Horacio Arruda prevented the dissemination of cancer data in Rouyn-Noranda | Arsenic Rouyn-Noranda



The recent data on the state of health of the population released last May have worried many. We learned that the percentage of chronic obstructive pulmonary diseases is higher than the provincial average, that the incidence of lung cancer is significantly higher and that low birth weight births are also more numerous.

Radio-Canada has learned that already, in September 2019, regional public health knew that the mortality rate linked to lung cancer was higher in Rouyn-Noranda and wanted to notify the population.

It seemed important to add some additional information related to the incidence of lung cancer in Rouyn-Noranda […] Arsenic is an aggravating factor favoring the development of lung cancer and this health effect is of particular concern to the DSPucan we read in annex 6 which was to be included in the biomonitoring report presented to the population in September 2019.

It is recalled that the Regional Public Health Department has hypothesized that emissions from the Horne Foundry belonging to Glencore could be responsible for this high incidence of lung cancer.

The appendix, however, was never published in the report. Two sources confirm that it was the national director of public health at the time and assistant deputy minister, Horacio Arruda, then passing through Rouyn-Noranda, who asked that this appendix be withdrawn from the report.

One man, two roles

The former national director of public health and assistant deputy minister, Horacio Arruda. (archives)

Photo: The Canadian Press / Jacques Boissinot

In the report of the advisory committee for the follow-up of the biomonitoring study of the Notre-Dame district, which he attended on September 26, 2019, Dr. Arruda specifies that he came to Rouyn-Noranda as an adviser to the Minister Lionel Carmant and not as national director of public health.

Committee members told us that they were surprised to see him make this clarification and this is not the first time that the two roles of the national public health director have been questioned.

Last May, coroner Géhane Kamel had rightly pointed out in a report that the position of director of national public health and that of deputy minister “are two distinct roles and are perhaps not compatible”, adding that health imperatives do not necessarily correspond to the political and economic interests of a government.

The Ministry of Health and Social Services (MSSS) did not respond to our interview request for Dr. Horacio Arruda. We were told by email that the information in Appendix 6 was not related to regional public health research, even though it was information complementary.

This information did not meet the objectives sought by the Abitibi-Témiscamingue Public Health Department or the results obtained during this biomonitoring study of young children aged 9 months to less than 6 years residing in the neighborhood. Notre-Dame in the fall of 2018. […] It was therefore decided not to include them in this study.replied the MSSS by email.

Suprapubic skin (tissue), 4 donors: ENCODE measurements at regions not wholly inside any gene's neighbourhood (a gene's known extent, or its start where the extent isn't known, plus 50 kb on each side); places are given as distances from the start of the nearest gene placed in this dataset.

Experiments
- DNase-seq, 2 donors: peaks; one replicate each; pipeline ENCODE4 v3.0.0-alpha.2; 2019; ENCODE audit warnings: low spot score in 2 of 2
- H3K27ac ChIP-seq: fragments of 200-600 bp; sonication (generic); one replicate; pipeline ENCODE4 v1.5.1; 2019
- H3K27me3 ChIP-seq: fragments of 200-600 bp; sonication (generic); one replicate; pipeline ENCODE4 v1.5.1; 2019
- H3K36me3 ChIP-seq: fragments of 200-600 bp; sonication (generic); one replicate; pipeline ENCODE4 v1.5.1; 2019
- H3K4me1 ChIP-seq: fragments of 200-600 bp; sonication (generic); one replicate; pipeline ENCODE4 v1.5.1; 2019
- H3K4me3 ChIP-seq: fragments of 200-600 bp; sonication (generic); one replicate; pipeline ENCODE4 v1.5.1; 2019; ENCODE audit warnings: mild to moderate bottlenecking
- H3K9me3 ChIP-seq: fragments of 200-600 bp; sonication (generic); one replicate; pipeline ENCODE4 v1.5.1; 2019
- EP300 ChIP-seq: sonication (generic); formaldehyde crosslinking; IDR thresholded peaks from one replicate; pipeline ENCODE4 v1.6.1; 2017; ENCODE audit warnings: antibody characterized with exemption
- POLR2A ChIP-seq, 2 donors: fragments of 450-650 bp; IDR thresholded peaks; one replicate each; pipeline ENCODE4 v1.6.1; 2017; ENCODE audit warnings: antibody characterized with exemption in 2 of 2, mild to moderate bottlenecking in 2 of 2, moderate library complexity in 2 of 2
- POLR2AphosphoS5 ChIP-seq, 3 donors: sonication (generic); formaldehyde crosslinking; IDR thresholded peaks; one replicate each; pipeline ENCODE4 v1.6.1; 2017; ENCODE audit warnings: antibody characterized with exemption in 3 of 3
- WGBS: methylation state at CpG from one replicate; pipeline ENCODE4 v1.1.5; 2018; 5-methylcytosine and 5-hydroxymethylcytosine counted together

We have also attempted to obtain an interview with Dr. Arruda’s successor, Dr. Luc Boileau, regarding air quality in Rouyn-Noranda, and our numerous requests have always been refused.

Luc Boileau officially became Quebec’s new national director of public health in May 2022. (archives)

Photo: Radio-Canada / Charles Contant

Health data that was already worrying in 2019

In appendix 6, we learned that from 1965 to 1974, the mortality rate linked to lung cancer among men in Rouyn-Noranda was significantly higher than elsewhere in Quebec.

After removing foundry workers, excess mortality remained significantly higher in Rouyn-Noranda […] The authors pointed out that arsenic is a carcinogen and that the association of atmospheric pollution with the excess of respiratory diseases observed in Rouyn-Noranda could not be ruled out.can we read in this appendix.

The Notre-Dame district in Rouyn-Noranda. (archives)

Photo: Radio-Canada / Jean-Michel Cotnoir

We learn that a report from the Government of Canada in 1993 recommended investigating in more detail through epidemiological studies the mortality rate due to lung cancer among men in Rouyn-Noranda.

The problem was therefore known at the time, but it does not seem that any action was taken to reduce the concentrations of arsenic in the Notre-Dame district until the government intervened in 2004.says one in the appendix.

We can also read there that more recent data taken from the health portrait of the region also worried regional public health, in particular for the rate of lung cancer among women.

The incidence rate of lung cancer among women in Rouyn-Noranda is significantly higher and increasing faster than that of women in the Vallée-de-l’Or RCM and all of Quebecsays one in the appendix.

The document concludes by mentioning that the greater incidence of lung cancer cases in Rouyn-Noranda makes it difficult to accept the presence of arsenic in ambient air and on soil surfaces.



Reference-ici.radio-canada.ca

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